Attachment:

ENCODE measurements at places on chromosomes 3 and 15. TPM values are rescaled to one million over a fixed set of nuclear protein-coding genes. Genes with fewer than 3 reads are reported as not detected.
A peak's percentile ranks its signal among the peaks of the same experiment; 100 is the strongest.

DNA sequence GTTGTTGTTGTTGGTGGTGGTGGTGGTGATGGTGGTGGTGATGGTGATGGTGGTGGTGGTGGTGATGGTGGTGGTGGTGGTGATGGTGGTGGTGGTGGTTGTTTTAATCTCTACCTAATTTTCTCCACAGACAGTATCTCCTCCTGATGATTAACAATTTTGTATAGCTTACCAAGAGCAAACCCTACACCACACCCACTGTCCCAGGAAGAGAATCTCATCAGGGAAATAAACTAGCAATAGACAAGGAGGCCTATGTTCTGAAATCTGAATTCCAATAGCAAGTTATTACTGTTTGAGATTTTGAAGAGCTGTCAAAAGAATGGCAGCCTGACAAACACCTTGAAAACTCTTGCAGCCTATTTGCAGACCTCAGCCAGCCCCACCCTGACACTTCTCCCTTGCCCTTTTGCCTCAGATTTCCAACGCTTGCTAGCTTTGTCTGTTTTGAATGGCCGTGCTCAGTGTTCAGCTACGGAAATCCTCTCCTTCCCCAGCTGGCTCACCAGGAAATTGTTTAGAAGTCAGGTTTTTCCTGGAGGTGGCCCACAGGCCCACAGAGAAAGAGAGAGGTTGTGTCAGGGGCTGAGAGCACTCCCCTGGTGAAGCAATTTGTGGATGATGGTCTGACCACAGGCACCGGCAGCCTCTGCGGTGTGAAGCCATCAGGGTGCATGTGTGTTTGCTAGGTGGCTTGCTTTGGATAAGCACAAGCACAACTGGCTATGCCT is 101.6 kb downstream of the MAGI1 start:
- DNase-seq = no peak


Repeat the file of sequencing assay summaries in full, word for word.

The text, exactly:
ENCODE measurements at places on chromosomes 3 and 15. TPM values are rescaled to one million over a fixed set of nuclear protein-coding genes. Genes with fewer than 3 reads are reported as not detected.
A peak's percentile ranks its signal among the peaks of the same experiment; 100 is the strongest.

DNA sequence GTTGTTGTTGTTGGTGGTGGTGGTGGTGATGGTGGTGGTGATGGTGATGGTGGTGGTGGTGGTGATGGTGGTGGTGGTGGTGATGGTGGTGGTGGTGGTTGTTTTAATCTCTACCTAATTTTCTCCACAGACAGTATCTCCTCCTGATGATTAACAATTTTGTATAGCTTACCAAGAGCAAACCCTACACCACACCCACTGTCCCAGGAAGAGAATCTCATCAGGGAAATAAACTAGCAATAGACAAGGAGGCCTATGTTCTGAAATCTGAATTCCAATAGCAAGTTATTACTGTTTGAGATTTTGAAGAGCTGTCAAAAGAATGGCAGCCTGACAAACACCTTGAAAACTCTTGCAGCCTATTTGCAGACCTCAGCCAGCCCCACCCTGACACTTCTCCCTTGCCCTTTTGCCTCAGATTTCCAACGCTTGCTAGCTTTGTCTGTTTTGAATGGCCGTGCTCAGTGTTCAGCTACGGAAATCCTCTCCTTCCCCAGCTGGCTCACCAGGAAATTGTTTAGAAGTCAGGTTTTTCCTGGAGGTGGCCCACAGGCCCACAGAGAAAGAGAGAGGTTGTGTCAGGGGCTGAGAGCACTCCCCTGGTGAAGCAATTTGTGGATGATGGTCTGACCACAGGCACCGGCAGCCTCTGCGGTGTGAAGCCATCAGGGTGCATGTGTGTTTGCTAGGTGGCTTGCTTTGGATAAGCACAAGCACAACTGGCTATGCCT is 101.6 kb downstream of the MAGI1 start:
- DNase-seq = no peak